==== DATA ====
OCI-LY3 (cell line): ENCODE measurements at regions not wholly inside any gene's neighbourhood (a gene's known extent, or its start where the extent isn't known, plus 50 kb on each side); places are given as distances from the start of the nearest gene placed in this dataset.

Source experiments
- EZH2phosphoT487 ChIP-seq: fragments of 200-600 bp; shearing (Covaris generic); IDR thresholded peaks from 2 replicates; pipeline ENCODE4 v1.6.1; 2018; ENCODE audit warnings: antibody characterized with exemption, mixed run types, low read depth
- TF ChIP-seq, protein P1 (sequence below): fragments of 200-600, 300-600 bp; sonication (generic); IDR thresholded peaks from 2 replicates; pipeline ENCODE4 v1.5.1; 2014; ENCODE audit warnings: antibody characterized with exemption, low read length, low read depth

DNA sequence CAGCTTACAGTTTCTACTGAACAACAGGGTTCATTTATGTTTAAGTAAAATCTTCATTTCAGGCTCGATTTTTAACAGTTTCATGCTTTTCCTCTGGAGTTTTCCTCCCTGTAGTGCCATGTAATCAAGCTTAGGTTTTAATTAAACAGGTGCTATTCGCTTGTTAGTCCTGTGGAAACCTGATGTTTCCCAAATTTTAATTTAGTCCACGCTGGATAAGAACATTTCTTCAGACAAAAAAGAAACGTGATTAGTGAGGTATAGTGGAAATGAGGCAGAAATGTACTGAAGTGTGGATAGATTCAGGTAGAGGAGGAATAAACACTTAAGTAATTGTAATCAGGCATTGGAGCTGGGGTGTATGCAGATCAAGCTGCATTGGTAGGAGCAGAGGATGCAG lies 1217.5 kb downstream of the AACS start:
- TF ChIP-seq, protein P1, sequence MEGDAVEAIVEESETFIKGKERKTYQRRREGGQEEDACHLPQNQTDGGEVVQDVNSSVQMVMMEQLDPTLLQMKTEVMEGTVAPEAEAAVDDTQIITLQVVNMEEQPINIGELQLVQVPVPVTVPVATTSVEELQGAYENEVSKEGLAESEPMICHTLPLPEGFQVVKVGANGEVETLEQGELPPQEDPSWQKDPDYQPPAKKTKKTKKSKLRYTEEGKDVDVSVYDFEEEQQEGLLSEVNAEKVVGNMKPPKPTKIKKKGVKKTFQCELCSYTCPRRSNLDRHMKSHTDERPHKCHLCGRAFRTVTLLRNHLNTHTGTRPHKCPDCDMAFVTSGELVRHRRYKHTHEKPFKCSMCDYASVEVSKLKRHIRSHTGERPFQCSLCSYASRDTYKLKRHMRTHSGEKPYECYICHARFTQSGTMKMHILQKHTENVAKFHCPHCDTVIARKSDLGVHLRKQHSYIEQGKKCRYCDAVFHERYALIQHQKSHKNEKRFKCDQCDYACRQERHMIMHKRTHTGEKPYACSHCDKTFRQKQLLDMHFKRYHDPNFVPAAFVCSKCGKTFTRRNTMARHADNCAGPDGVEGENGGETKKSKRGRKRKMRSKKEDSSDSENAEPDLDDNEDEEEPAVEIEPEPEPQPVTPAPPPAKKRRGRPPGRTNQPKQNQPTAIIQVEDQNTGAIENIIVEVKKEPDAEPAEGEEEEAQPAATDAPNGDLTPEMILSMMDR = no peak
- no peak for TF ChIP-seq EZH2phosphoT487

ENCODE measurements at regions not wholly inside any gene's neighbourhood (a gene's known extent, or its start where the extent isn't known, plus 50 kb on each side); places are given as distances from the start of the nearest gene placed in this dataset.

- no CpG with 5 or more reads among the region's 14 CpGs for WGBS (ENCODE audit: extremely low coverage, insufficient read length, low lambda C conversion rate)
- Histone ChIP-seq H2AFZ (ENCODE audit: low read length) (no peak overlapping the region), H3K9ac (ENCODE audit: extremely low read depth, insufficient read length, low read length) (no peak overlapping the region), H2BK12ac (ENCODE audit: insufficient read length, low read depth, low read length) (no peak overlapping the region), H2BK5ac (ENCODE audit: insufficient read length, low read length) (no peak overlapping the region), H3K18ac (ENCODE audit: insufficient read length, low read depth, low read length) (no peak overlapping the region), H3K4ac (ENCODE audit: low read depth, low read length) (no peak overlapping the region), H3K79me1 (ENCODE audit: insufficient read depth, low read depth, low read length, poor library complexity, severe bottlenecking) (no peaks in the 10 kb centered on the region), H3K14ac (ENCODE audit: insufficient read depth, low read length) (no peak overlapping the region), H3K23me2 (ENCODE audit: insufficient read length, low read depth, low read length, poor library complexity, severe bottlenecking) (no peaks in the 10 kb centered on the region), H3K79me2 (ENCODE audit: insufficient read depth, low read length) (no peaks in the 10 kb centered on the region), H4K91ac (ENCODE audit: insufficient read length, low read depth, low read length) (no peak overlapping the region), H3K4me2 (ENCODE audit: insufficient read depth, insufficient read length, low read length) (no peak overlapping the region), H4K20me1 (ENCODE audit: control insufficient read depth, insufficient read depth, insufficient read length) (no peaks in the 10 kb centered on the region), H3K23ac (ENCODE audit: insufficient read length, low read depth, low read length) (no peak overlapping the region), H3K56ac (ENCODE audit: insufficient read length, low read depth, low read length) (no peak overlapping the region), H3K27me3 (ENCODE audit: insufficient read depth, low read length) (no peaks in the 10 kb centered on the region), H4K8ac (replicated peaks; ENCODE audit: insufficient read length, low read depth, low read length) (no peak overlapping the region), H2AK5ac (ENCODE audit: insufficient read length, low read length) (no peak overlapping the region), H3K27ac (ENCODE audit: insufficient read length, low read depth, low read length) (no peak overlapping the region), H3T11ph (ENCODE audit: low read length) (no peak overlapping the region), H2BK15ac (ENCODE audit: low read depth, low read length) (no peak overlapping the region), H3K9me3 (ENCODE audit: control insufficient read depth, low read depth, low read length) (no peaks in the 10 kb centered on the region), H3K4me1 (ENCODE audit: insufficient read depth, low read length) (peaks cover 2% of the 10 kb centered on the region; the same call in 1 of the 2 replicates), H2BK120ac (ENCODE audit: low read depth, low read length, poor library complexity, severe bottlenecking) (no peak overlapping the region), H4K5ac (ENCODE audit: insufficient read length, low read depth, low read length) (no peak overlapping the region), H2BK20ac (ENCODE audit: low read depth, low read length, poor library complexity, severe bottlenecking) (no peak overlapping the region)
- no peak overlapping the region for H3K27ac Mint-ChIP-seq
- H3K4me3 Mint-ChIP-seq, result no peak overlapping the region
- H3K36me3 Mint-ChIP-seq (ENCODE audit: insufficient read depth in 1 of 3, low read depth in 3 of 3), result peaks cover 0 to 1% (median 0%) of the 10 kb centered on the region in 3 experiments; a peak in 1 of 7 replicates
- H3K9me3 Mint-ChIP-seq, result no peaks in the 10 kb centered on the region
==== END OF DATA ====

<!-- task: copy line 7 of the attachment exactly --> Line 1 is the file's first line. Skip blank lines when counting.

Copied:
- no peak for TF ChIP-seq EZH2phosphoT487